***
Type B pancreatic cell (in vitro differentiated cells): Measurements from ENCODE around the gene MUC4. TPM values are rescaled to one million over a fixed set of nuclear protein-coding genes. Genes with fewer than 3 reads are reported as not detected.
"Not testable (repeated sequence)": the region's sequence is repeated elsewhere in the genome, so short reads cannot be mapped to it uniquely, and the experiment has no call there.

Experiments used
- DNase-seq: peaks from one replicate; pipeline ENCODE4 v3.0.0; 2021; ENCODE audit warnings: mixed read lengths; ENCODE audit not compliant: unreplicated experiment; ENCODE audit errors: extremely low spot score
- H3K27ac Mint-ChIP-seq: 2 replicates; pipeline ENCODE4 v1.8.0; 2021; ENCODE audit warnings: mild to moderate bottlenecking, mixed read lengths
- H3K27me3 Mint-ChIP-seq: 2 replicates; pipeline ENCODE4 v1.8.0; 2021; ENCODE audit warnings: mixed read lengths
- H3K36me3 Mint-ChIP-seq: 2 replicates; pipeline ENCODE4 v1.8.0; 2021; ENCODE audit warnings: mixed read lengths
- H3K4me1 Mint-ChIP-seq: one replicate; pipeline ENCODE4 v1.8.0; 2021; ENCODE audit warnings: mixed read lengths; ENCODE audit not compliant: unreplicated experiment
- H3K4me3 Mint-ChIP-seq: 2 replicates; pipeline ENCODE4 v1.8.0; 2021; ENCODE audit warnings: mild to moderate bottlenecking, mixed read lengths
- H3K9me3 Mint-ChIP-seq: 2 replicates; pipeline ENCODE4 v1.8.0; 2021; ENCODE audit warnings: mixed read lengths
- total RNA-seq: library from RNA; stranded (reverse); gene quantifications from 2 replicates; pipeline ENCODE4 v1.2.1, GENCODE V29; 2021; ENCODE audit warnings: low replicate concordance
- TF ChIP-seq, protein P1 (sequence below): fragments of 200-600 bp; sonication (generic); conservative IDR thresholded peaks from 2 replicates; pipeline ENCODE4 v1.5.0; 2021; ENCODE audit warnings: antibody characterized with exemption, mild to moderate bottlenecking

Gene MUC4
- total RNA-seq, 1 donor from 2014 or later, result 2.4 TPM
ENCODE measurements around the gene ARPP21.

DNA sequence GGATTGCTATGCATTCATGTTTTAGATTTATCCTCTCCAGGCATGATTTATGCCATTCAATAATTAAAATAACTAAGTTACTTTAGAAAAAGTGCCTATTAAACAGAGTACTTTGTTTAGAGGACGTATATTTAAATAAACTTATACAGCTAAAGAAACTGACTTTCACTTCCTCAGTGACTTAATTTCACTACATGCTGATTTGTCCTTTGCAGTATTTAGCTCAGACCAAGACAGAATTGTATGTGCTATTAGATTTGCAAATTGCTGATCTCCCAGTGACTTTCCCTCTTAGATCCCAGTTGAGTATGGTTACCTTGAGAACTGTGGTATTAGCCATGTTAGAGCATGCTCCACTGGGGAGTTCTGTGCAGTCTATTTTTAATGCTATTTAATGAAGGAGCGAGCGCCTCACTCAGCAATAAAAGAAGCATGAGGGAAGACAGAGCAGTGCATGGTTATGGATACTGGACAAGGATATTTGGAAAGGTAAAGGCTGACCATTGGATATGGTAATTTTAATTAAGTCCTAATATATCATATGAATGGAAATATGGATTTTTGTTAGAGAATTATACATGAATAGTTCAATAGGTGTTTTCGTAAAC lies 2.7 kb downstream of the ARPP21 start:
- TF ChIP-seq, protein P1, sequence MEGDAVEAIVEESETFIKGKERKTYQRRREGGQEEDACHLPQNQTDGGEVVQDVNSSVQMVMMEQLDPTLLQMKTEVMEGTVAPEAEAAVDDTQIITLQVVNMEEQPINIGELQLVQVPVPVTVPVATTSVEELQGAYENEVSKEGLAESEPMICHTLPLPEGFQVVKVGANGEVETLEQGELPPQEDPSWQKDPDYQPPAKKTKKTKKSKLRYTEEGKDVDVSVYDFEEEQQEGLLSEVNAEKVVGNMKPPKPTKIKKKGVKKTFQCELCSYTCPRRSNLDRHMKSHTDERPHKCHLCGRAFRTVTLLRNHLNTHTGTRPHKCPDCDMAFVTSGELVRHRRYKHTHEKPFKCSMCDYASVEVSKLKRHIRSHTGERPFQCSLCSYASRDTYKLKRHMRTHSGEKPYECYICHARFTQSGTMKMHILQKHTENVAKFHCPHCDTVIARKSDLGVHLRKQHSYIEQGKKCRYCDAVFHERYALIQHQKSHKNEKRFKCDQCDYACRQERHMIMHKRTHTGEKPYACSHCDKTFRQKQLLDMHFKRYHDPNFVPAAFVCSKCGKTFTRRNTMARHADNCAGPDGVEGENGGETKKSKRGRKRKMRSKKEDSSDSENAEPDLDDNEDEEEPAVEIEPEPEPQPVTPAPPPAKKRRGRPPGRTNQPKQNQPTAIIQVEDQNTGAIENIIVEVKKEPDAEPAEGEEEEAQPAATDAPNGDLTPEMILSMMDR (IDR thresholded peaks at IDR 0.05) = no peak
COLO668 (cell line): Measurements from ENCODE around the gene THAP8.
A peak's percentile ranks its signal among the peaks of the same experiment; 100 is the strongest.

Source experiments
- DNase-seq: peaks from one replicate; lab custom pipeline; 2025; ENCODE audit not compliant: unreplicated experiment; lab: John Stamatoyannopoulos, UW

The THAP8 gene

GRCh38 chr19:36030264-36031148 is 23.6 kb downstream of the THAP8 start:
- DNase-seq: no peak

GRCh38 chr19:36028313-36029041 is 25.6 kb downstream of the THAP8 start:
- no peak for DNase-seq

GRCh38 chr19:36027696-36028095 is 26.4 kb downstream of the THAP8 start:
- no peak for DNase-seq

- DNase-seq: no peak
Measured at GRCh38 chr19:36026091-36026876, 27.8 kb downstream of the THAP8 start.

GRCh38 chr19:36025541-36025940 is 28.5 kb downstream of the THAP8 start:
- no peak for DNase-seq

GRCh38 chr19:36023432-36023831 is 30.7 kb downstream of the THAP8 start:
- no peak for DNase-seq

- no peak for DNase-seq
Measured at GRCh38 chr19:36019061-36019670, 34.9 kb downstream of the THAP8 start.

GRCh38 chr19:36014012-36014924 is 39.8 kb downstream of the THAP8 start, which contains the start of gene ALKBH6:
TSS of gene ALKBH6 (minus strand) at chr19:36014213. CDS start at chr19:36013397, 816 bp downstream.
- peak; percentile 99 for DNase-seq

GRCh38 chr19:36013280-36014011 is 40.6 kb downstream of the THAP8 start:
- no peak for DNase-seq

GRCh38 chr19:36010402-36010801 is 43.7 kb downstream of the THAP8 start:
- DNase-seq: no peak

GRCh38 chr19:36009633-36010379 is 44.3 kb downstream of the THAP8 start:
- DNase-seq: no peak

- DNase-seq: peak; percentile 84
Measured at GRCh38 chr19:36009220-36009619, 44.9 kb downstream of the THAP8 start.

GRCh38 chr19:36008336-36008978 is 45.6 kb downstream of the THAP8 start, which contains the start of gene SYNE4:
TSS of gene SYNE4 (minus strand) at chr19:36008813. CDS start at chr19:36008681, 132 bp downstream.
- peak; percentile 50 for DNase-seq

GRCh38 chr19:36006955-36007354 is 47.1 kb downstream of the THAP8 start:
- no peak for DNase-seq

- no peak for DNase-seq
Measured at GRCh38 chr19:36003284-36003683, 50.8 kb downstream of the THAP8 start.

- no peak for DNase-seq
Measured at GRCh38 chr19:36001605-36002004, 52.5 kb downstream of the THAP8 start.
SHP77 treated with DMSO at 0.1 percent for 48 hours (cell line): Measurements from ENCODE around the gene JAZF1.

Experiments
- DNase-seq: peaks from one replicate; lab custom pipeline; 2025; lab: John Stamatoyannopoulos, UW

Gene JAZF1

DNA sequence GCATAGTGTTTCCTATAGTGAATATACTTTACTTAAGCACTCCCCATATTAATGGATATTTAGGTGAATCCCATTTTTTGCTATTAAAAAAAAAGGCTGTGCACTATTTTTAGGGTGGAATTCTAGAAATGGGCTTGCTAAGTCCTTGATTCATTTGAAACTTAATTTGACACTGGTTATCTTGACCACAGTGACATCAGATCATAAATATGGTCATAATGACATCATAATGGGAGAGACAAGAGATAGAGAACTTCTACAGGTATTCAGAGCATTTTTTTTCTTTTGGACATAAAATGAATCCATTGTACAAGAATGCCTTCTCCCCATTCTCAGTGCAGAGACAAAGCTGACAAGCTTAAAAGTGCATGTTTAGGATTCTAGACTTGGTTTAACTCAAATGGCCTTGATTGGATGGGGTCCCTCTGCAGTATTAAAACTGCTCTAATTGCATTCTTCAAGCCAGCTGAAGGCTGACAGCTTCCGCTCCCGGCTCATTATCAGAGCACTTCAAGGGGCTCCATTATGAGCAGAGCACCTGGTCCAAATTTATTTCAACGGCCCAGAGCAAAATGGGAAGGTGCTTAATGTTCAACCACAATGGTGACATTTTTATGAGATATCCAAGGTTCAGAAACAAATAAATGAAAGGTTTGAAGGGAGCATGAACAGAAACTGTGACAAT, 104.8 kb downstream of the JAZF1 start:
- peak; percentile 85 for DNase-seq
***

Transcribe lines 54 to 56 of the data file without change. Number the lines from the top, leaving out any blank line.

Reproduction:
Measured at GRCh38 chr19:36003284-36003683, 50.8 kb downstream of the THAP8 start.

- no peak for DNase-seq
Measured at GRCh38 chr19:36001605-36002004, 52.5 kb downstream of the THAP8 start.